I've "tried" the budget in Quicken & MS Money (didn't try too hard) & plan to try again. We just got married, so at least now our expenses won't have all of the wedding interferences that they did before.

The M-velopes software has a nice concept on how to budget. (I can't imagine paying so much for it. I've read others who use the same concept without the fancy software).

PearBudget is a free excel worksheet which I have been using to at least help plan the budget- taking into account variable & irregular expenses like car maintenance, renewal fees, etc. I've used MSMoney to help fill in gaps, and then will transport my budget to Money & see how it goes!

To make sure we can afford the house payments we think we can, we plan to take a couple of months and save the difference in rent vs. house payments/expenses, and make sure we can survive ok.

tecmo said...

Quicken is perfect for what you are trying to accomplish. The first step is to just track / categorize your expenses. This will give you a baseline on which to set your budget. I would start by tracking EVERYTHING you spend for 3 months.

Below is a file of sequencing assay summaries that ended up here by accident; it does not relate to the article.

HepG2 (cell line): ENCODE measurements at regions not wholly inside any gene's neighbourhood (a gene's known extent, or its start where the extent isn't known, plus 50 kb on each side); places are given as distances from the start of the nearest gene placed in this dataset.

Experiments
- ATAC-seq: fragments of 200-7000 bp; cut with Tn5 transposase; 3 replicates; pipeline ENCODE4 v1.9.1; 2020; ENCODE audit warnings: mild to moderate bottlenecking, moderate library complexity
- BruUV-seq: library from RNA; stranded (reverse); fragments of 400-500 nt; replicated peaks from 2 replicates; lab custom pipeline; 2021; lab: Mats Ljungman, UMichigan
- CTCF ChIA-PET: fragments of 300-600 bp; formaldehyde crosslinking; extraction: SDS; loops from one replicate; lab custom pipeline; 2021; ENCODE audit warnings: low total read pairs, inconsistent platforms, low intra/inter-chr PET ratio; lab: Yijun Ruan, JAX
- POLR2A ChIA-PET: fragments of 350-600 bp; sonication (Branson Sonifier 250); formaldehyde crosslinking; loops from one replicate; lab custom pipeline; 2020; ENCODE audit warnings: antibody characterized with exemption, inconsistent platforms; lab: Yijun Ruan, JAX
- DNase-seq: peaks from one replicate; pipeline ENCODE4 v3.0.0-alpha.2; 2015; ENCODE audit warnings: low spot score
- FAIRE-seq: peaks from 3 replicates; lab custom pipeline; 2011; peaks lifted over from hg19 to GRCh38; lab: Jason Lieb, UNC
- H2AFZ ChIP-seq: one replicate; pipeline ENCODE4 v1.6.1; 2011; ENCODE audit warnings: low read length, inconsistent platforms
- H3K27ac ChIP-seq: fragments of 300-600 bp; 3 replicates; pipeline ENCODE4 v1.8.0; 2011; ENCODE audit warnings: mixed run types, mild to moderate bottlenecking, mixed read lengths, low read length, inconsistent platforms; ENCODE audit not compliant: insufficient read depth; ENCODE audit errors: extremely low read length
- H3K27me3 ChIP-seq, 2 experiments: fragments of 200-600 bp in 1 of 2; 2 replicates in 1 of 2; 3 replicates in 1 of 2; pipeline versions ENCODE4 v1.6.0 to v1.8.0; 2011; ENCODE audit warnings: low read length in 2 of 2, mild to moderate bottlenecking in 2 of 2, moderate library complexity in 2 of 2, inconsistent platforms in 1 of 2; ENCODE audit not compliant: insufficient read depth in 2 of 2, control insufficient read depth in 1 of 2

This may sound difficult but in practice it can be very easy. The best advice I can give is to keep your categories managable (ie: don't track Hair Cuts as a category); and to watch out for the growing "misc" category.

Using a credit/debit card for all your purchases will help categorize as well (easier than keeping receipts).

Once you have tracked 3 months; just review the expenses and set out a forecast for the next 3; again quicken has a good screen for this. You can then run reports to see how you are tracking to your budget / forecast.